Posted 17 November 2004 - 08:24 PM
I first got interested in coolwebsearch (CWS) when it took over my PC, I guess, about 6 months ago. Unfortunately, I did not know of this forum though I did utilize spywareguideinfo and spywarrior. It appeared at the time that no piece of spyware removal tool could help: CWS 1.59, Spybot S &D 1.3r, Spysweeper and Adware version 6. All I knew was that when ever a device on my machine connected to internet (IE6, Firefox 0.90, Spysweeper, Black Ice firewall plus MS core services) a connection was made to an IP address that fell within the range of a www.coolwebsearch.com site. Only for a few seconds and a 3-5 instances each time and it appeared to leave a port listening. No unusual processes were directly associated with each connection (I used MS's Port Reporter to obtain IP addresses, port numbers, protocal, processes and a time stamp). The actual file that I think was corrupted was ntoskrnl.exe. This was always present when a connection was made and, I believe, should only run during the boot process. In between this there was a month of solid hell as I chased stacks and threads like a drunken spider. Apart from the IP addresses one constant (and an undoubted weakness) was that it had to use the TCP protocal and on every other communication it had to use port number 31595. This enabled me to shut down access in or out to that port and of course the full IP range was blocked. This stopped it communicating but not trying; and did it try!! As to removal it took several reformats and reinstalls (temporarily lost the use of all my Adobe and MS reader e-books as I had used up my entitilment) to I discovered which group of software products may have contained the spyware.
Ever since I have been reading all I can, including programming forums where they openly share the code and how to achieve stealth hijacking of MS core files. user32, kernel32 seem to be the prefered favourites, the later being the best because it has global access. Step by step guides of what pit falls to avoid when setting Windows Hooks with the CreateRemoteThread & LoadLibrary Technique. Instead of writing a separate DLL, copy your code to the remote process directly - via WriteProcessMemory - and start its execution with CreateRemoteThread. These methods mean there are no easily obtainable suspiscious processes or slow downs.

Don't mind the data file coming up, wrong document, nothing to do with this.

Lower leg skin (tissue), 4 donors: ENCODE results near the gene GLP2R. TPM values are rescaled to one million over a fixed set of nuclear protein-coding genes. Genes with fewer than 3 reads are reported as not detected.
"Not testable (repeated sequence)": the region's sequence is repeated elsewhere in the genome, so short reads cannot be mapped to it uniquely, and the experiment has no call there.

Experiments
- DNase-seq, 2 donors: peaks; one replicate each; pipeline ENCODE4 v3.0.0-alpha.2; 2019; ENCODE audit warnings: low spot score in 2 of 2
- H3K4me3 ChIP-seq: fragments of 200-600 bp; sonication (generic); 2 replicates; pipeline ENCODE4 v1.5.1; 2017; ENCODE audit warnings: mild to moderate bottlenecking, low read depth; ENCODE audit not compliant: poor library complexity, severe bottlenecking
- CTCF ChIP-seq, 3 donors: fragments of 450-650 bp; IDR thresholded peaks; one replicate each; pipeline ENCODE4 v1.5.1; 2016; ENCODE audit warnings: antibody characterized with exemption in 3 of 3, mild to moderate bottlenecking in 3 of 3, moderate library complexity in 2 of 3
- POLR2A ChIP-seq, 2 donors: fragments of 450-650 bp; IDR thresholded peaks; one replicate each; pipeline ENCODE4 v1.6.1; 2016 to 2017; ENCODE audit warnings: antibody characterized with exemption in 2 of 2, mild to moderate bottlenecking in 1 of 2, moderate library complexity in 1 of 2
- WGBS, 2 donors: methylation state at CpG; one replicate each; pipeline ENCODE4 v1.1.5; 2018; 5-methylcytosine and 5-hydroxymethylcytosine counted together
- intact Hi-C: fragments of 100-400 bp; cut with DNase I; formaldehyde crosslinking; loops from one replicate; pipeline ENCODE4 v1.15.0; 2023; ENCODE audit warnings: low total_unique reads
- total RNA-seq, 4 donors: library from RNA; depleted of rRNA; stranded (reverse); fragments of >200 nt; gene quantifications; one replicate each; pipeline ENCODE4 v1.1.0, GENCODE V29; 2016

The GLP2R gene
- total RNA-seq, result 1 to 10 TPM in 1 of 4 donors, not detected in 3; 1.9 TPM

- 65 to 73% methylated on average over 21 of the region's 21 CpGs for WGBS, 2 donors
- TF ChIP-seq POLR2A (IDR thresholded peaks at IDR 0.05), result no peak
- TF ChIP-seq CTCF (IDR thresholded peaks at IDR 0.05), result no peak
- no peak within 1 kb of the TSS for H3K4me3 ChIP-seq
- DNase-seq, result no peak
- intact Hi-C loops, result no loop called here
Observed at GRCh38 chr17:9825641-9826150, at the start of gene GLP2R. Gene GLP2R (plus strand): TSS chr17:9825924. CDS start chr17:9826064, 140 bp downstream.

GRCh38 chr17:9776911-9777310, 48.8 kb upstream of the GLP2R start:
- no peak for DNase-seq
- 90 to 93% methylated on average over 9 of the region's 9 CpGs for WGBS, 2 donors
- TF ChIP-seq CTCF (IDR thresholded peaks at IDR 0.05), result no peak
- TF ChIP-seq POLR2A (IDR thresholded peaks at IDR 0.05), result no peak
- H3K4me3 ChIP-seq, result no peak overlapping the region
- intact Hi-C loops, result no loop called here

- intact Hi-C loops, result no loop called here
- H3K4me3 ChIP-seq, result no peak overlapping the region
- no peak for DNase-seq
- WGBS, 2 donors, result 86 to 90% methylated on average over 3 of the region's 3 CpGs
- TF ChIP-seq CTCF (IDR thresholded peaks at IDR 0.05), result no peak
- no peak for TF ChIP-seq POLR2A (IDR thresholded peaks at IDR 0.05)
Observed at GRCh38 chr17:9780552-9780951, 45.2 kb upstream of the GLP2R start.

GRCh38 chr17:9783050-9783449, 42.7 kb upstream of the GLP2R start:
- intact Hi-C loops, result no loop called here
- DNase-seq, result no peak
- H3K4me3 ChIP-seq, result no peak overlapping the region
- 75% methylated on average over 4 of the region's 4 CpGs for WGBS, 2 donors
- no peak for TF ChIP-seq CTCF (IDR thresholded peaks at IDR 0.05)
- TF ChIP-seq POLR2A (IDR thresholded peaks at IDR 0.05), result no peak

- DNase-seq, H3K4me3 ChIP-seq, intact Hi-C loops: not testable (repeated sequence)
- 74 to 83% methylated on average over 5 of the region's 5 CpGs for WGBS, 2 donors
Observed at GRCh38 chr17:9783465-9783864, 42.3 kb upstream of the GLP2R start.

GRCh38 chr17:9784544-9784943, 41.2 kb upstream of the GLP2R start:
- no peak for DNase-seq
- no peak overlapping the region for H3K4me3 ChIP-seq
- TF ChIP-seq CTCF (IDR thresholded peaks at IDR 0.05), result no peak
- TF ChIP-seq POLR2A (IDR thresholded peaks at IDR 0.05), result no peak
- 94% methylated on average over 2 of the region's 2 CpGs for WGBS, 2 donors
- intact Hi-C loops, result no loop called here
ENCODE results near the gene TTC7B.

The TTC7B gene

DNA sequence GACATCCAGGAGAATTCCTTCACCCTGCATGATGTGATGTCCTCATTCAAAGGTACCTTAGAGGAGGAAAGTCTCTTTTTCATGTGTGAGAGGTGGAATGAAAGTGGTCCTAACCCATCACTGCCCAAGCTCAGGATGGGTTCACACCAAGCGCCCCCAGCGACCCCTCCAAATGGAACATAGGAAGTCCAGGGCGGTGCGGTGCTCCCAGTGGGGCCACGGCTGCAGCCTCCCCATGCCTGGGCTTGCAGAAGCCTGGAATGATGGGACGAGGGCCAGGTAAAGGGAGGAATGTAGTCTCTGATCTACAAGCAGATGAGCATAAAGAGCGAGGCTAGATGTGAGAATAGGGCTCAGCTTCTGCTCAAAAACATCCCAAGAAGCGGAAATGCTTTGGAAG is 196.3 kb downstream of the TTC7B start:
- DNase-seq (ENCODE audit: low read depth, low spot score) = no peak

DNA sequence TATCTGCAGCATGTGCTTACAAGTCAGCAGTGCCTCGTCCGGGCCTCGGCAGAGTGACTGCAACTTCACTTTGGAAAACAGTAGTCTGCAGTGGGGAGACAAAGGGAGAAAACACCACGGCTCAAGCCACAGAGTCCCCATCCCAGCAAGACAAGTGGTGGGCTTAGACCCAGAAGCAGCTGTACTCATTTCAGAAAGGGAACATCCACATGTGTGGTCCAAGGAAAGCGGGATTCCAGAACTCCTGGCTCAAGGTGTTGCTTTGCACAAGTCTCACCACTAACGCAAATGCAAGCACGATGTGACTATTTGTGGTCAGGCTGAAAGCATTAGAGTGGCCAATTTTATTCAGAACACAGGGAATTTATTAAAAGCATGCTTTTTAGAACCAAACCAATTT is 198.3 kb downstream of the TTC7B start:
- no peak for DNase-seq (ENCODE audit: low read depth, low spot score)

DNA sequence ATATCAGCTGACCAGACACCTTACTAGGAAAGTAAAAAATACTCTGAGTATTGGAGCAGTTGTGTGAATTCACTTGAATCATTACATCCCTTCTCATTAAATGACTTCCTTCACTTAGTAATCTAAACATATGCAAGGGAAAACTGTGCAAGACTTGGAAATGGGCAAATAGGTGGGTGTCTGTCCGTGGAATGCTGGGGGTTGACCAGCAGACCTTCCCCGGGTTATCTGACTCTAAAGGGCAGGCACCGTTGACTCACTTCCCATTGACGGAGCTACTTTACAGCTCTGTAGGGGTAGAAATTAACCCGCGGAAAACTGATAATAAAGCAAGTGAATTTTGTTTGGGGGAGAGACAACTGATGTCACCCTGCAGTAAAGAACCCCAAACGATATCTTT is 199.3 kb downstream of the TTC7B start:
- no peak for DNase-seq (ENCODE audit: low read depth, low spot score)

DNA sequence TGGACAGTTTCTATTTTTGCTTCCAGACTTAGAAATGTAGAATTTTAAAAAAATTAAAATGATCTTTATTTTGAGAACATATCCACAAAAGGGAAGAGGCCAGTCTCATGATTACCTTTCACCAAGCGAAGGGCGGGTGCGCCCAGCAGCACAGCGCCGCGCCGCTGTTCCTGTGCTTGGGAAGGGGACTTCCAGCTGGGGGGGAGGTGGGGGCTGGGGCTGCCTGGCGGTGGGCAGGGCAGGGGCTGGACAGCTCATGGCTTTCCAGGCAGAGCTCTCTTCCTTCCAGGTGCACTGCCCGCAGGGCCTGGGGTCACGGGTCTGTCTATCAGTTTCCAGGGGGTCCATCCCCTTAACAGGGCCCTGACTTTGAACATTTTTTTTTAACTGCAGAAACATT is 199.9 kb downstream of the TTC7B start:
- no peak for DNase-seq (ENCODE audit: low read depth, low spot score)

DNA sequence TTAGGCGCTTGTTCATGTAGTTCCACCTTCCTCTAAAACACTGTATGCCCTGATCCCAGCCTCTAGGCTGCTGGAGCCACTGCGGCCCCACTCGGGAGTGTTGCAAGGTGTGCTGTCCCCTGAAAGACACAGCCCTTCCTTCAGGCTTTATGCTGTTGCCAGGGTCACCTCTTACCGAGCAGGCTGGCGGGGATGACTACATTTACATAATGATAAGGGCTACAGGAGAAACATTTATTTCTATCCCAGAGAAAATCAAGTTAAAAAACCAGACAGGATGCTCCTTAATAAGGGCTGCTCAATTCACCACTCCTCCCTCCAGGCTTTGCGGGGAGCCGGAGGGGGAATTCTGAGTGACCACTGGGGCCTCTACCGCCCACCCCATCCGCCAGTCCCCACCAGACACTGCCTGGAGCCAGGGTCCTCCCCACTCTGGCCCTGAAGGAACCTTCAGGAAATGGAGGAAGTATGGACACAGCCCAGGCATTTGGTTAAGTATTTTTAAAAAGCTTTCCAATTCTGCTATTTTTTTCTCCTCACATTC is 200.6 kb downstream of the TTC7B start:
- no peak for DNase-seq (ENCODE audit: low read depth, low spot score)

The previous call for assistance interests me. Namely, how it was identified and how it will be removed. I suppose most of us have read the post and have our list of favourite/suspicious processes. I guess this is not a Window's DLL 'corruption' or only one but a few others as well. Spyware seems to be like bills: they come in bunches (not so daft if you use the port is like a letter box analogy).
Has anyone else any thoughts on CWS or spyware in general. 'Manual' methods of prevention, detection and good practices or strange quircks with a CWS infection. Will the valiant few win against the thousands of dollars being poored into spyware development? Anick Jesdanun of Associated Press in a recent article for the Boston Globe (I think; sorry kept the text and author but lost the web address) is not sure.
Are Intrusion Detection Systems and Process Guards the answer? From what I have seen of most they help the user make an informed choice - for some cases this will work well but for others some will be allowed on the system.
Just some thoughts and great respect to you all for how you handled the CWS incident. Though I would enjoy knowing the outcome and process(s) involved.